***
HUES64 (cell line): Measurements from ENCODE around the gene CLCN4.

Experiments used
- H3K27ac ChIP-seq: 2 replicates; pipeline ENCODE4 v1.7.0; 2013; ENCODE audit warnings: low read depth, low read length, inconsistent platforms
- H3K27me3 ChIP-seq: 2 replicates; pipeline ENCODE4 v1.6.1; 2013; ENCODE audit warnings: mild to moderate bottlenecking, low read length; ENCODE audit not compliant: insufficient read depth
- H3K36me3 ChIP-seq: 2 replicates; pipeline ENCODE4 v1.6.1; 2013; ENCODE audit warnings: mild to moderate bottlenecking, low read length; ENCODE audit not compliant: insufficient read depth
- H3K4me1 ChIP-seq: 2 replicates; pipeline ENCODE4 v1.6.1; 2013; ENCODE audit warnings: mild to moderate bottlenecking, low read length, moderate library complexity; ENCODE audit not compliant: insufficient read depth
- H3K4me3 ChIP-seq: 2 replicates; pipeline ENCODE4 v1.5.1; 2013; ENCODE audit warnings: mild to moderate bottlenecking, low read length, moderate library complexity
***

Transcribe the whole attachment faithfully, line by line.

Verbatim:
HUES64 (cell line): Measurements from ENCODE around the gene CLCN4.

Experiments used
- H3K27ac ChIP-seq: 2 replicates; pipeline ENCODE4 v1.7.0; 2013; ENCODE audit warnings: low read depth, low read length, inconsistent platforms
- H3K27me3 ChIP-seq: 2 replicates; pipeline ENCODE4 v1.6.1; 2013; ENCODE audit warnings: mild to moderate bottlenecking, low read length; ENCODE audit not compliant: insufficient read depth
- H3K36me3 ChIP-seq: 2 replicates; pipeline ENCODE4 v1.6.1; 2013; ENCODE audit warnings: mild to moderate bottlenecking, low read length; ENCODE audit not compliant: insufficient read depth
- H3K4me1 ChIP-seq: 2 replicates; pipeline ENCODE4 v1.6.1; 2013; ENCODE audit warnings: mild to moderate bottlenecking, low read length, moderate library complexity; ENCODE audit not compliant: insufficient read depth
- H3K4me3 ChIP-seq: 2 replicates; pipeline ENCODE4 v1.5.1; 2013; ENCODE audit warnings: mild to moderate bottlenecking, low read length, moderate library complexity